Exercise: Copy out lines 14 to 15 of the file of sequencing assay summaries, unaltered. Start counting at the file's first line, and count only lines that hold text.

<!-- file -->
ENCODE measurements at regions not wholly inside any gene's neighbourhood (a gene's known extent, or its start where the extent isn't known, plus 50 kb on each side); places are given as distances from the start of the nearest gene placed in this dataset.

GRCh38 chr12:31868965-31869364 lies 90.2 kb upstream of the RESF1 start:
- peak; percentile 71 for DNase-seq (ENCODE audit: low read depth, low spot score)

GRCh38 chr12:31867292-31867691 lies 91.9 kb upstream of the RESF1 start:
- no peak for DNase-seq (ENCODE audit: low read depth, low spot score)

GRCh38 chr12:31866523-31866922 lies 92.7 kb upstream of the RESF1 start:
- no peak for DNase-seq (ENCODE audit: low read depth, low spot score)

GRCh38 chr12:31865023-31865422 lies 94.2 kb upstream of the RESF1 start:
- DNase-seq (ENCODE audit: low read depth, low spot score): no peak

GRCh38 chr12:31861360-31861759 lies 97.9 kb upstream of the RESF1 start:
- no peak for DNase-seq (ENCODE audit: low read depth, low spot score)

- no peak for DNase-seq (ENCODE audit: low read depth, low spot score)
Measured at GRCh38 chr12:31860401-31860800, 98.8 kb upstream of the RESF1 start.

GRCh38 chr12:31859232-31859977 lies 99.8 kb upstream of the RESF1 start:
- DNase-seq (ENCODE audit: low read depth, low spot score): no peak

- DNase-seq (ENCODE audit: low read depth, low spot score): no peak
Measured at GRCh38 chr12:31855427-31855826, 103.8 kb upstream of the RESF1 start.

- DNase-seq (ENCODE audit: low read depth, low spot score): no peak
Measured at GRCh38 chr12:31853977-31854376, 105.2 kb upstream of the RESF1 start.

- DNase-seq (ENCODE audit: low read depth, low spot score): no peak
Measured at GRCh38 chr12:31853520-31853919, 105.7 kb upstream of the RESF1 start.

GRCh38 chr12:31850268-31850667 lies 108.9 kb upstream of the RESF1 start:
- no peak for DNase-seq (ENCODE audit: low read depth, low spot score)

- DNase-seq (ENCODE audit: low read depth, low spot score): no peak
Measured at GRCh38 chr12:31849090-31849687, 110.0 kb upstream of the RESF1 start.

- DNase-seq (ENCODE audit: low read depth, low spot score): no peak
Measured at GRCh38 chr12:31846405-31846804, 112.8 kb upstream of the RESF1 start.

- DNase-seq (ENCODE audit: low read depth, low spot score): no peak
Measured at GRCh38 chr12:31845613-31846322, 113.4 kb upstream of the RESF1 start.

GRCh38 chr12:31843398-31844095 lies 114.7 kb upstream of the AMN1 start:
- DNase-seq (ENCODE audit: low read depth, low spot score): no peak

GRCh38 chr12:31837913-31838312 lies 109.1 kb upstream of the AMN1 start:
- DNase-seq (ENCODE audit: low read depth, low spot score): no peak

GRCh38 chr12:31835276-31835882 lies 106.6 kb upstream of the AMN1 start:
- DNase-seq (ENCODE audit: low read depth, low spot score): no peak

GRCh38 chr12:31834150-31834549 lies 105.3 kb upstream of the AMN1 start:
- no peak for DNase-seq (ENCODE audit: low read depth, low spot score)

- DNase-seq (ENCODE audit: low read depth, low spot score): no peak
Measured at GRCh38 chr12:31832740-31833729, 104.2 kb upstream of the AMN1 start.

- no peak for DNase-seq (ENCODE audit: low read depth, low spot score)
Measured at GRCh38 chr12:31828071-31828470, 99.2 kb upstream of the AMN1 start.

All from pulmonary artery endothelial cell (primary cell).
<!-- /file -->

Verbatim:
GRCh38 chr12:31859232-31859977 lies 99.8 kb upstream of the RESF1 start:
- DNase-seq (ENCODE audit: low read depth, low spot score): no peak